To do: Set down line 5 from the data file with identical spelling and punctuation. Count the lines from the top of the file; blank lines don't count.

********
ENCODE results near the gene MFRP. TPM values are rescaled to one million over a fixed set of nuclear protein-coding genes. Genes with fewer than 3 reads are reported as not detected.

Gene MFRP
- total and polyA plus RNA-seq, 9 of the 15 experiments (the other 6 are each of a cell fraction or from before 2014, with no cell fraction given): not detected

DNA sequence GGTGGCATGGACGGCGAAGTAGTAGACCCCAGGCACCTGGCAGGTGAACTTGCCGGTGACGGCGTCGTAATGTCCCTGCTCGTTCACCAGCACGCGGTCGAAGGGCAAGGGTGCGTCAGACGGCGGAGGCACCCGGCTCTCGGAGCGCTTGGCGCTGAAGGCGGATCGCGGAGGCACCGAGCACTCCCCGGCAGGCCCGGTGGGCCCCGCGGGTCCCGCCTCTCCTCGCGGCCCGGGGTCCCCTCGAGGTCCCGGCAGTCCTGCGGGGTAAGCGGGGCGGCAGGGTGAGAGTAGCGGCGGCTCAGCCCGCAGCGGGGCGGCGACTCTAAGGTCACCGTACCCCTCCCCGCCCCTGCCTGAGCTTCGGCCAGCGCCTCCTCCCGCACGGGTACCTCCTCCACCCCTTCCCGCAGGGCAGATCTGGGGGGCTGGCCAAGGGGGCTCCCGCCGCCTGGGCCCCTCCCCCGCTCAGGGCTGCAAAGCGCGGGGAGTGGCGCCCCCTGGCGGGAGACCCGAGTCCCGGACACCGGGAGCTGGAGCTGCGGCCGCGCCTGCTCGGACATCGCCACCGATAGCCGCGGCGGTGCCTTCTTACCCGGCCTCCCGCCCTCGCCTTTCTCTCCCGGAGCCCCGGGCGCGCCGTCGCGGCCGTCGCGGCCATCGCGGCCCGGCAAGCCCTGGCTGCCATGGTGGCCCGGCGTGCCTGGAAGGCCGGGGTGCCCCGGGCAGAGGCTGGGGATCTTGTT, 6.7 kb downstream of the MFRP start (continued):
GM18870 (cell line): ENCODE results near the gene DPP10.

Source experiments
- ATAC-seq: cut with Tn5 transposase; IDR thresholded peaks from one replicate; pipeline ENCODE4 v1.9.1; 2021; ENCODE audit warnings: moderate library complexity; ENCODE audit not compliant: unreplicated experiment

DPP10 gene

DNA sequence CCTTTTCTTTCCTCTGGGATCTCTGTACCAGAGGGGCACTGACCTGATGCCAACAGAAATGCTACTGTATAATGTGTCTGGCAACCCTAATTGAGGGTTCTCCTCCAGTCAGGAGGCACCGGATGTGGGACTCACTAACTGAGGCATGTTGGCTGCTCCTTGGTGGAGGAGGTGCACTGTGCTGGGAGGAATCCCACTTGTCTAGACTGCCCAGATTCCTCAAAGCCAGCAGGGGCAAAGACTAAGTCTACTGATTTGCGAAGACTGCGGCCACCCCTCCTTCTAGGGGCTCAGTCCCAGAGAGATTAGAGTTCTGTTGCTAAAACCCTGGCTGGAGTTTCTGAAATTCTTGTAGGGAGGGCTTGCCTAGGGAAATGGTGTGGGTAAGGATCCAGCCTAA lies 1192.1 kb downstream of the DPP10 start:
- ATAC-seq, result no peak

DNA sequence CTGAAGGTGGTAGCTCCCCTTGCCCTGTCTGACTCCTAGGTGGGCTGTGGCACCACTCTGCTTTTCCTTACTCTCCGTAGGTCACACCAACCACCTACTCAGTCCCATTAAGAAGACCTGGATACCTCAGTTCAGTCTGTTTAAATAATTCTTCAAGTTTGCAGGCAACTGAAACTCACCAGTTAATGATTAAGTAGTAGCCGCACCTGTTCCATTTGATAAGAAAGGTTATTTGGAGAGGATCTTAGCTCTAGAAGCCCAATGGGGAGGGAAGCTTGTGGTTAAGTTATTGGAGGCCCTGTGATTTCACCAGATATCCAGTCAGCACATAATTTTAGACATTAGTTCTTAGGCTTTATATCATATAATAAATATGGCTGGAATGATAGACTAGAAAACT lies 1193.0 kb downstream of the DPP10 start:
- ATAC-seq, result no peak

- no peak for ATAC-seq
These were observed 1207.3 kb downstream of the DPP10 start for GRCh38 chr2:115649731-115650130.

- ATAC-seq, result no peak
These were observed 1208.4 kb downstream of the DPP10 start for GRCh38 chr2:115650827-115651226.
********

GM18870 (cell line): ENCODE results near the gene DPP10.